Ukraine: First-ever Kyiv pride cancelled in face of ultra-right threat
|Publication Date||20 May 2012|
|Cite as||Amnesty International, Ukraine: First-ever Kyiv pride cancelled in face of ultra-right threat, 20 May 2012, available at: http://www.refworld.org/docid/4fbb5cfb2.html [accessed 23 June 2017]|
|Disclaimer||This is not a UNHCR publication. UNHCR is not responsible for, nor does it necessarily endorse, its content. Any views expressed are solely those of the author or publisher and do not necessarily reflect those of UNHCR, the United Nations or its Member States.|
The Ukrainian authorities should take action to protect the rights of LGBT people and ensure they are able to exercise their human rights without fear of attacks, Amnesty International said today after the first-ever pride parade had to be cancelled on Sunday.
Police advised pride organizers to abandon the march just 30 minutes before it was due to start. They claimed 500 ultra-right football hooligans were en route to the rally point with the intention of preventing the march from going ahead.
Two activists were beaten up and tear gassed by a dozen youths in central Kyiv after those already gathered for the march were evacuated with police escort.
"It has been clear from the start that the Kyiv police department did not want this march to go ahead. Their reluctance to commit to the event and to put adequate security measures in place to protect demonstrators left organizers fearing for their safety," said Max Tucker, Ukraine campaigner at Amnesty International.
A senior Kyiv police official had previously told pride organizers that he was not prepared to put his officers in harm's way for the Lesbian, Gay and Bisexual and Transgender (LGBT) community.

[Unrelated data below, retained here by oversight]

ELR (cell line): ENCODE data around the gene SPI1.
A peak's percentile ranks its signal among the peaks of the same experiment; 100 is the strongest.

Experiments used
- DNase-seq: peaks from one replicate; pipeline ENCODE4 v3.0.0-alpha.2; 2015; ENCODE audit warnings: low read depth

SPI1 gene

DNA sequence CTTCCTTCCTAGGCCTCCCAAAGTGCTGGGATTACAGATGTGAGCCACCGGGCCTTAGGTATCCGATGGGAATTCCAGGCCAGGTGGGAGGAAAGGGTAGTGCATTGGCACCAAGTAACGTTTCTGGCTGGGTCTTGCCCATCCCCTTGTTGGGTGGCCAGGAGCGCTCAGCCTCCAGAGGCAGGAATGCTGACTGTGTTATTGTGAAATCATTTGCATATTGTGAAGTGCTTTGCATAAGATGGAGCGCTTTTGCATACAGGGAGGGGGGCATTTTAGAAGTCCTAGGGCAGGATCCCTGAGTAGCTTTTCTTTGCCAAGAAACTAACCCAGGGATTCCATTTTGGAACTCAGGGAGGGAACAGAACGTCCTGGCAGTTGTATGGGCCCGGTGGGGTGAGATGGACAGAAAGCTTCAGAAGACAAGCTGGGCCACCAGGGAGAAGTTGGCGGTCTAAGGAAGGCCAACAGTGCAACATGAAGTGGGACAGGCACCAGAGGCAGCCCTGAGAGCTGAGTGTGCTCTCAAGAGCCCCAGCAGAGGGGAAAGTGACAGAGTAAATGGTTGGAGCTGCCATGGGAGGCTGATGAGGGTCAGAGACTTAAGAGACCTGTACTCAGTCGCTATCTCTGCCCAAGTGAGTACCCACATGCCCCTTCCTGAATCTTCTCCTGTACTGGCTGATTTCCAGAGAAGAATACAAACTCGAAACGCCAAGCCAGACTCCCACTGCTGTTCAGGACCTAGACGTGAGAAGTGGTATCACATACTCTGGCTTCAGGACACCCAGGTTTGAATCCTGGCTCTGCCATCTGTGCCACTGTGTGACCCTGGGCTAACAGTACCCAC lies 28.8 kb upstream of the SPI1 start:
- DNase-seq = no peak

"The Kyiv authorities and police must work harder to ensure next year pride participants can feel confident they will be protected," said Tucker.
Amnesty International also expressed its deep concern about support expressed on Wednesday by a parliamentary committee for a bill restricting the distribution of and access to information "promoting homosexuality".
The bill would amend several laws including the law on protection of public morals, the law on print media, the law on television and radio broadcasting, the law on publishing and the Criminal Code.
The provisions, if adopted by the Ukrainian Parliament, would directly discriminate against Lesbian, Gay and Bisexual individuals in the exercise of their right to freedom of expression.
"Passing this bill would fly in the face of Ukraine's international obligations to protect the right to freedom of expression and prohibit discrimination," added Tucker.
Amnesty International calls on the Ukrainian Parliament to reject the bill and to ensure that Ukraine protects, respects and fulfills the rights of Lesbian, Gay and Bisexual individuals without any discrimination.